Through a serious and willful misconduct claim, an injured worker may be entitled to recover penalty damages from their employer, valued up to 50% of the value of the underlying workers’ compensation claim. For employers, a finding of serious and willful misconduct carries harsh sanctions.
There is considerable confusion regarding how exactly serious and willful misconduct is defined under state law. Here, our Fresno workers’ compensation defense lawyers explain when inadequate workplace inspections could potentially constitute serious and willful misconduct under California state law.
Serious and Willful Misconduct: Know the Standard
Under California Labor Code Section 4553, serious and willful misconduct is more than ordinary negligence. It requires intentional wrongdoing on the part of an employer/supervisor or total disregard for employee safety. With this in mind, you may be wondering: Could an employer’s failure to conduct proper workplace inspection constitute serious and willful misconduct under California? The answer is technically ‘yes’—but only in quite limited circumstances. The employer or its managing agents must be fully aware of the actual, specific safety risks created by the lack of inspection.
California Case Law: Awareness of the Actual, Specific Risk is Required
To best understand how failure to inspect claims are handled under California’s serious and willful misconduct standard, it is useful to consider a real-world example. In the case of CLP Res., Inc. v. Workers’ Comp. Appeals Bd., a worker filed an application for serious and willful misconduct benefits after being injured while on the job.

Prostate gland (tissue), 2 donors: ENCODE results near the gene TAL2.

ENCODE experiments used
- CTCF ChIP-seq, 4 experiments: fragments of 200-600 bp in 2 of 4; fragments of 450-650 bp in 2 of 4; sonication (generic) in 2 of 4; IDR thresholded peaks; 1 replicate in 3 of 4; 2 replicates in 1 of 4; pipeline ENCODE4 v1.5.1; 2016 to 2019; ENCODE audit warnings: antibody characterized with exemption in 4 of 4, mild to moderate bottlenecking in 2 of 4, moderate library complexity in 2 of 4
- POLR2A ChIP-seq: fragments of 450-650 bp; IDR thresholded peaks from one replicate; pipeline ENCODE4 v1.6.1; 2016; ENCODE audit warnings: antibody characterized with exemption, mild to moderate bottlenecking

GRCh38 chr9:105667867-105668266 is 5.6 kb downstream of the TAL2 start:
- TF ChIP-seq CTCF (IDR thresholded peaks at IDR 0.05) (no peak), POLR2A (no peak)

The man suffered major lacerations to his hand after being directed to use a table saw that was not properly secured. Initially, an administrative law judge held the employer liable for serious and willful misconduct on the grounds that “failed to inspect the worksite and detect the dangerous table saw.” The decision was challenged. On appeal, the WCAB was overturned. citing a wide body of California case law, the Court noted that an inadequate inspection only constitutes serious and willful misconduct if the employer or one of its managing agents is aware of the specific risk being created by the lack of inspection.
The Lesson: That an employer “should have known” or “was negligent” is not sufficient to prove serious and willful misconduct under California law. For employers preparing to defend this type of claim, this case emphasizes the importance of actual knowledge. An employer is generally not liable for serious and willful misconduct damage unless they knew that the lack of inspection would probably result in employee harm.
Speak to a Top-Rated Fresno Workers’ Compensation Defense Lawyer
At Yrulegui & Roberts, our California workers’ compensation defense attorneys have experience handling complex serious and willful misconduct claims. If you have questions or concerns about defending a claim or protecting your rights, we are here to help. Mr. Joe Igoa has handled serious and willful claims for over 40 years. Contact our team right away to learn more about what we can do to offer guidance and support. Our law firm is proud to serve locations throughout all of Central California.